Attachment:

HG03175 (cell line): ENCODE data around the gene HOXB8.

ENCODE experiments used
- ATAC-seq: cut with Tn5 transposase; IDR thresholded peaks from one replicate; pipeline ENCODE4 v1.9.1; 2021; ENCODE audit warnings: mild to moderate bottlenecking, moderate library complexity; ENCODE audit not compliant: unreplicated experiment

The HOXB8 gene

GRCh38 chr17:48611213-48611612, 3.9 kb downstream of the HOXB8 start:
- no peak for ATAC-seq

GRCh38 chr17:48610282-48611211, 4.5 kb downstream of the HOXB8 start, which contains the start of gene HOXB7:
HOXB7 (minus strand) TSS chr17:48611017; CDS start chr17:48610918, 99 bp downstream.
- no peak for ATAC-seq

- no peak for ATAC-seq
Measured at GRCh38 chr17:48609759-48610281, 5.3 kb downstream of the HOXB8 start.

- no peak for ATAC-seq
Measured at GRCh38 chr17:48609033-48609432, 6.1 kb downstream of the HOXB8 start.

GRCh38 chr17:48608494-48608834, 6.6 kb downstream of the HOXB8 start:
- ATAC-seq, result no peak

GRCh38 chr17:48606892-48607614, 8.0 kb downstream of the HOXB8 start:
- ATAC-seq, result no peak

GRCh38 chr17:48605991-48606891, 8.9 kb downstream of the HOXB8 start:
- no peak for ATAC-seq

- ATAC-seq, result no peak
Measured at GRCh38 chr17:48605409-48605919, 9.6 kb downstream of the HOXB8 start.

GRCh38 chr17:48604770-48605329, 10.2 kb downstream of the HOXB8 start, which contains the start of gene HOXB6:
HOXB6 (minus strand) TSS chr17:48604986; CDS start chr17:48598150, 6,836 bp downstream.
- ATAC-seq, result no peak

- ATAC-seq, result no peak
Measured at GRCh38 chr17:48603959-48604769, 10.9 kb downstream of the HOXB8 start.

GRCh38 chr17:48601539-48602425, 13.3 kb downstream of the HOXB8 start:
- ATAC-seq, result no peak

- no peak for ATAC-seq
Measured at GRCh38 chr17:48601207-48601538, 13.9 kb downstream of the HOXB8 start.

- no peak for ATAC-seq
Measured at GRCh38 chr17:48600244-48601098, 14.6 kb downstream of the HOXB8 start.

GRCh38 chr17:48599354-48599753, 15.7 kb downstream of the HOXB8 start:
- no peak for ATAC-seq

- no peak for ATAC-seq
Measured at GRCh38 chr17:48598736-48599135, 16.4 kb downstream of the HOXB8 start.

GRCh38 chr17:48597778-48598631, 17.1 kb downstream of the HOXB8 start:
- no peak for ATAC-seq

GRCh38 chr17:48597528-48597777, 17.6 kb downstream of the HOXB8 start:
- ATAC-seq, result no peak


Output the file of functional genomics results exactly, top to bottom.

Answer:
HG03175 (cell line): ENCODE data around the gene HOXB8.

ENCODE experiments used
- ATAC-seq: cut with Tn5 transposase; IDR thresholded peaks from one replicate; pipeline ENCODE4 v1.9.1; 2021; ENCODE audit warnings: mild to moderate bottlenecking, moderate library complexity; ENCODE audit not compliant: unreplicated experiment

The HOXB8 gene

GRCh38 chr17:48611213-48611612, 3.9 kb downstream of the HOXB8 start:
- no peak for ATAC-seq

GRCh38 chr17:48610282-48611211, 4.5 kb downstream of the HOXB8 start, which contains the start of gene HOXB7:
HOXB7 (minus strand) TSS chr17:48611017; CDS start chr17:48610918, 99 bp downstream.
- no peak for ATAC-seq

- no peak for ATAC-seq
Measured at GRCh38 chr17:48609759-48610281, 5.3 kb downstream of the HOXB8 start.

- no peak for ATAC-seq
Measured at GRCh38 chr17:48609033-48609432, 6.1 kb downstream of the HOXB8 start.

GRCh38 chr17:48608494-48608834, 6.6 kb downstream of the HOXB8 start:
- ATAC-seq, result no peak

GRCh38 chr17:48606892-48607614, 8.0 kb downstream of the HOXB8 start:
- ATAC-seq, result no peak

GRCh38 chr17:48605991-48606891, 8.9 kb downstream of the HOXB8 start:
- no peak for ATAC-seq

- ATAC-seq, result no peak
Measured at GRCh38 chr17:48605409-48605919, 9.6 kb downstream of the HOXB8 start.

GRCh38 chr17:48604770-48605329, 10.2 kb downstream of the HOXB8 start, which contains the start of gene HOXB6:
HOXB6 (minus strand) TSS chr17:48604986; CDS start chr17:48598150, 6,836 bp downstream.
- ATAC-seq, result no peak

- ATAC-seq, result no peak
Measured at GRCh38 chr17:48603959-48604769, 10.9 kb downstream of the HOXB8 start.

GRCh38 chr17:48601539-48602425, 13.3 kb downstream of the HOXB8 start:
- ATAC-seq, result no peak

- no peak for ATAC-seq
Measured at GRCh38 chr17:48601207-48601538, 13.9 kb downstream of the HOXB8 start.

- no peak for ATAC-seq
Measured at GRCh38 chr17:48600244-48601098, 14.6 kb downstream of the HOXB8 start.

GRCh38 chr17:48599354-48599753, 15.7 kb downstream of the HOXB8 start:
- no peak for ATAC-seq

- no peak for ATAC-seq
Measured at GRCh38 chr17:48598736-48599135, 16.4 kb downstream of the HOXB8 start.

GRCh38 chr17:48597778-48598631, 17.1 kb downstream of the HOXB8 start:
- no peak for ATAC-seq

GRCh38 chr17:48597528-48597777, 17.6 kb downstream of the HOXB8 start:
- ATAC-seq, result no peak